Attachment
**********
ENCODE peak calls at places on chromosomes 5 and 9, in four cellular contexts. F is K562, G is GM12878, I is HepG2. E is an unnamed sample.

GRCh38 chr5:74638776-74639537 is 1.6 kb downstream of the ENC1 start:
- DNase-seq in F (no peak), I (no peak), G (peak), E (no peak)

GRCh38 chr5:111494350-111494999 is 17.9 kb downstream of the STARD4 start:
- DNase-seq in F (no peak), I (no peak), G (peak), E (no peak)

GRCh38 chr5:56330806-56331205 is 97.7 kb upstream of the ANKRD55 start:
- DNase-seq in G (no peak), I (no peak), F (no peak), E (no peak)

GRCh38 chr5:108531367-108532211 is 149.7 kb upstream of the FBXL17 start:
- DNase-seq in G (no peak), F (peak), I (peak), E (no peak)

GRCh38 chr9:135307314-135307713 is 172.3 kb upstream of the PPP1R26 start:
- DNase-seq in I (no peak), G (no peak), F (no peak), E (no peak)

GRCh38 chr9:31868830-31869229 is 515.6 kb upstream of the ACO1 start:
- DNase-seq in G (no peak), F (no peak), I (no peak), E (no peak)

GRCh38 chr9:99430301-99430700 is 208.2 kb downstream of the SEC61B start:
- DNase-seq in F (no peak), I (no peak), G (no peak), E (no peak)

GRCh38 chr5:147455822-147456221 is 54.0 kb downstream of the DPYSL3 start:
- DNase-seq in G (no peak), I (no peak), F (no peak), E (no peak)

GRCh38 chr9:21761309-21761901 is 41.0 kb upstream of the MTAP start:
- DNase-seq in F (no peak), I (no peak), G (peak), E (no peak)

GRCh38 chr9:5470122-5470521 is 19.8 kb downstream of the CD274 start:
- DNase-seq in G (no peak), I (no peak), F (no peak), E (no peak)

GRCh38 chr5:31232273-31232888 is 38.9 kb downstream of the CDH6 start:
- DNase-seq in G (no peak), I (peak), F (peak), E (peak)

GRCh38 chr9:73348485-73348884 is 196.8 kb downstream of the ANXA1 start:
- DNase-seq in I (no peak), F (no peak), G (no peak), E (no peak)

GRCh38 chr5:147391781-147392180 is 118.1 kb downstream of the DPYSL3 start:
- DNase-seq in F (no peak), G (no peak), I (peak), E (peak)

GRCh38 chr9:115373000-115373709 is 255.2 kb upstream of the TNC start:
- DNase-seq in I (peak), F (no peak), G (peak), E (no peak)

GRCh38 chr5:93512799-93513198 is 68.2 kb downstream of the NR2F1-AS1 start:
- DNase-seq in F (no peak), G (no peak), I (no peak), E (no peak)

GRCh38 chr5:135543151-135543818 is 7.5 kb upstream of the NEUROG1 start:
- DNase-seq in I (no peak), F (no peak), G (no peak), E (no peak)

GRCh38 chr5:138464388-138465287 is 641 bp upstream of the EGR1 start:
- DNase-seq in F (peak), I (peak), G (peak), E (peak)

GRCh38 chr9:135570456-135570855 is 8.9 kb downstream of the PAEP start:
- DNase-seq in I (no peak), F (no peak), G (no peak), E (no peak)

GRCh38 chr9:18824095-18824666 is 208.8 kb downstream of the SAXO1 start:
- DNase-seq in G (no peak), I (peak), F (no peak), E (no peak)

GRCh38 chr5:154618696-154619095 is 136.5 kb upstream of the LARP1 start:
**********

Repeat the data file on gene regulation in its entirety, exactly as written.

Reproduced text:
ENCODE peak calls at places on chromosomes 5 and 9, in four cellular contexts. F is K562, G is GM12878, I is HepG2. E is an unnamed sample.

GRCh38 chr5:74638776-74639537 is 1.6 kb downstream of the ENC1 start:
- DNase-seq in F (no peak), I (no peak), G (peak), E (no peak)

GRCh38 chr5:111494350-111494999 is 17.9 kb downstream of the STARD4 start:
- DNase-seq in F (no peak), I (no peak), G (peak), E (no peak)

GRCh38 chr5:56330806-56331205 is 97.7 kb upstream of the ANKRD55 start:
- DNase-seq in G (no peak), I (no peak), F (no peak), E (no peak)

GRCh38 chr5:108531367-108532211 is 149.7 kb upstream of the FBXL17 start:
- DNase-seq in G (no peak), F (peak), I (peak), E (no peak)

GRCh38 chr9:135307314-135307713 is 172.3 kb upstream of the PPP1R26 start:
- DNase-seq in I (no peak), G (no peak), F (no peak), E (no peak)

GRCh38 chr9:31868830-31869229 is 515.6 kb upstream of the ACO1 start:
- DNase-seq in G (no peak), F (no peak), I (no peak), E (no peak)

GRCh38 chr9:99430301-99430700 is 208.2 kb downstream of the SEC61B start:
- DNase-seq in F (no peak), I (no peak), G (no peak), E (no peak)

GRCh38 chr5:147455822-147456221 is 54.0 kb downstream of the DPYSL3 start:
- DNase-seq in G (no peak), I (no peak), F (no peak), E (no peak)

GRCh38 chr9:21761309-21761901 is 41.0 kb upstream of the MTAP start:
- DNase-seq in F (no peak), I (no peak), G (peak), E (no peak)

GRCh38 chr9:5470122-5470521 is 19.8 kb downstream of the CD274 start:
- DNase-seq in G (no peak), I (no peak), F (no peak), E (no peak)

GRCh38 chr5:31232273-31232888 is 38.9 kb downstream of the CDH6 start:
- DNase-seq in G (no peak), I (peak), F (peak), E (peak)

GRCh38 chr9:73348485-73348884 is 196.8 kb downstream of the ANXA1 start:
- DNase-seq in I (no peak), F (no peak), G (no peak), E (no peak)

GRCh38 chr5:147391781-147392180 is 118.1 kb downstream of the DPYSL3 start:
- DNase-seq in F (no peak), G (no peak), I (peak), E (peak)

GRCh38 chr9:115373000-115373709 is 255.2 kb upstream of the TNC start:
- DNase-seq in I (peak), F (no peak), G (peak), E (no peak)

GRCh38 chr5:93512799-93513198 is 68.2 kb downstream of the NR2F1-AS1 start:
- DNase-seq in F (no peak), G (no peak), I (no peak), E (no peak)

GRCh38 chr5:135543151-135543818 is 7.5 kb upstream of the NEUROG1 start:
- DNase-seq in I (no peak), F (no peak), G (no peak), E (no peak)

GRCh38 chr5:138464388-138465287 is 641 bp upstream of the EGR1 start:
- DNase-seq in F (peak), I (peak), G (peak), E (peak)

GRCh38 chr9:135570456-135570855 is 8.9 kb downstream of the PAEP start:
- DNase-seq in I (no peak), F (no peak), G (no peak), E (no peak)

GRCh38 chr9:18824095-18824666 is 208.8 kb downstream of the SAXO1 start:
- DNase-seq in G (no peak), I (peak), F (no peak), E (no peak)

GRCh38 chr5:154618696-154619095 is 136.5 kb upstream of the LARP1 start: